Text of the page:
We’ve heard it all before. Every new trend, every new movement is revolutionizing business. The latest hype machine is the application economy, and its mantra has become “all businesses are becoming technology businesses.” But are they really? To answer that question let’s take a look at one of the oldest businesses on the planet. (No, not that one!)
The fashion industry has been around since Fred Flintstone popularized the animal print. Since we are all exposed to it every day, it should present easy to understand examples of how the app economy is changing businesses—if it really is. Fashion entrepreneurs are leveraging the app economy to improve their businesses and the services they can offer their customers in numerous and varied ways. Here are five of them:
Leveling the Playing Field: According to the University of Delaware, the clothing industry generates more than $250 billion in annual spending in the U.S. alone; others have the apparel number significantly higher (e.g. $331 billion). Like any industry of this size and tenure there are a number of very large dominant players, and entry is difficult. Modalyst has leveraged technology to level the playing field both for smaller retailers and for new designers.
For example, their apps leverage their online community to combine orders that meet brand order minimums. This enables their members to obtain brands they would not be able to afford on their own. They also leverage their combined purchasing power to obtain volume discounts and to create other inventory and workflow advantages that would otherwise be unavailable to them.
Consumer Affordability: Rent the Runway describes themselves as a “fashion company with a technology soul.” The company leveraged app engineering, analytics and other technology to reimagine the closet, and brought a Netflix-style model to fashion. Instead of paying a lot of money for haute couture that may be worn once—or not being able to afford it at all—their customers can find the items they want online (or via the mobile app that drives roughly half of their business) and return it once they no longer need it. By so doing they have also brought some green benefit to the fashion industry through reuse. If you are still not convinced check out their “About” page where they list dozens of positions in engineering, analytics and UX. (Unfortunately their “Head of Radical Innovation” position appears to be occupied.)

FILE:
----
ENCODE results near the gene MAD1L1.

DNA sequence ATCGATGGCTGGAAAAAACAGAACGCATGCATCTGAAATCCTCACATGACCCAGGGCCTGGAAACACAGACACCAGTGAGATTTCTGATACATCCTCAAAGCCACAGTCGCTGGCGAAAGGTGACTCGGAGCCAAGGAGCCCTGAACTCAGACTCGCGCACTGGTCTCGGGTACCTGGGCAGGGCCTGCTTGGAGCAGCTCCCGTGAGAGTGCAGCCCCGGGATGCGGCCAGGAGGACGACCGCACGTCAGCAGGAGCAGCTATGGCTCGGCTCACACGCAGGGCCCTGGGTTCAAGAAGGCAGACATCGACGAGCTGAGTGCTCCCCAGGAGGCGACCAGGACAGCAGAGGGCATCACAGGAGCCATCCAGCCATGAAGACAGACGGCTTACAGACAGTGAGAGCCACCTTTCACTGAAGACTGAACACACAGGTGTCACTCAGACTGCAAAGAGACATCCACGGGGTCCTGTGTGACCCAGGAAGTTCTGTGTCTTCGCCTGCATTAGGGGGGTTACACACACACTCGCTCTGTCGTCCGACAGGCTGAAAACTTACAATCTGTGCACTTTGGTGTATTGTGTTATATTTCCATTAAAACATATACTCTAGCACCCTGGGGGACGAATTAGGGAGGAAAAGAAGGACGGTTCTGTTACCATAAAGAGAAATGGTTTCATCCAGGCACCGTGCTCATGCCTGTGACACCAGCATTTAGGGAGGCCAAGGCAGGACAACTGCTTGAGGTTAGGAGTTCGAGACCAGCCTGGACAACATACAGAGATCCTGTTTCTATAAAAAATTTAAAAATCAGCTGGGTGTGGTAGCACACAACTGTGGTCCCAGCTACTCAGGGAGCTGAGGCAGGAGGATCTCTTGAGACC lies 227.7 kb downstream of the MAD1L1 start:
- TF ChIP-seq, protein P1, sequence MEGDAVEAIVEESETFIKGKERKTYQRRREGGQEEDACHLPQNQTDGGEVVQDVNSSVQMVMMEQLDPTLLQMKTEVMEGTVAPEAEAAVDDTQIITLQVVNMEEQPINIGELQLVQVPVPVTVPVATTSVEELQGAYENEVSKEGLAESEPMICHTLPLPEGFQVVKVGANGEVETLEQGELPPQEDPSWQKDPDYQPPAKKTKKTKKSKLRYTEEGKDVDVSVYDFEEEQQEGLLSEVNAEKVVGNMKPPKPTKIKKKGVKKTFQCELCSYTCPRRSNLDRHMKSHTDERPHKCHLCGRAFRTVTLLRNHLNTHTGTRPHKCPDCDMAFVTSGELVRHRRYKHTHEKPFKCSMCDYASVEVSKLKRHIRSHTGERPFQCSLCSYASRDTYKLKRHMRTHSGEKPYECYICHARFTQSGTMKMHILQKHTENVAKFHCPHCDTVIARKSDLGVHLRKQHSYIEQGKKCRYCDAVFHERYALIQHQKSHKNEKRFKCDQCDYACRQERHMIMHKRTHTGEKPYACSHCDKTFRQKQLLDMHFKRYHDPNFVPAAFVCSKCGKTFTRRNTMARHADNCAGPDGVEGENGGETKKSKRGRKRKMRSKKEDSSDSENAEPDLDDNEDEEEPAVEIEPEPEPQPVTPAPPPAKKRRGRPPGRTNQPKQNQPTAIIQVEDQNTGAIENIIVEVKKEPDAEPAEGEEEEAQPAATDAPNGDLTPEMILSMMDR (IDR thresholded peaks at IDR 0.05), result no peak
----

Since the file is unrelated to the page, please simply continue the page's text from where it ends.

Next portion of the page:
Custom Fit: Indira describe themselves as “a retail technology company born from a unique consumer brand (Indira Collection) which provides personalized fashion and décor for brides and their wedding parties.” They use an engaging app to provide their customers with a virtual “Say Yes to the Dress” that enables them to create and customize gowns, dresses and accessories. But they do not stop there. Indira’s technology leverages the customer’s webcam to scan their body and create a virtual 3D model that enables them to create amazing, custom-fit gowns. As a result, Indira’s customers get an engaging experience from the comfort of their home, or the convenience of their office, that delivers a product with an amazing fit.
Manufacturing and Supply Chain Efficiency: Part of the secret to Indira’s success is how they have leveraged technology behind the scenes. Material for their products is automatically dyed, then cut using Indira’s innovative technology that increases cutting speed and reduces errors and waste that are chronic with specific types of material. It is then automatically sewn while being ‘watched’ by technology that applies sophisticated analytics to control the quality of the final product. This enables them to provide their customers with a couture quality product that competes in price with off-the-rack competitors. They have also used technology to eliminate up to 40 percent of costs out of their supply chain through increased material production speeds.
Virtual Fitting Rooms: Virtual fitting room technology has been around for a long time but does not yet appear to have taken off in a big way. There are many solutions in this category. Several of them, like Metail, use a few (sometimes many) basic measurements and extract a 360 degree model of the customer’s body shape from them. This model is used to create an avatar upon which to display the fit of clothing. A second group uses imaging technology such as a Kinect device to capture an image of the customer, which is then overlaid with the clothing they are interested in (Toshiba’s solution works this way). Others, like MeAlity use sophisticated millimeter wave scanners like those used in airport screening to capture a detailed 360 degree model of the customer’s body, which is then used to select the best clothing size for the customer from a retailer’s or brand’s inventory. Each of these techniques has its pros and cons, but they can all enhance the customer experience in one way or another.
It is clear that the app economy is having a positive impact on the fashion industry, and it is changing both the game and the players. The change is real, and so are the benefits. And this is just one example of how the app economy is changing an industry.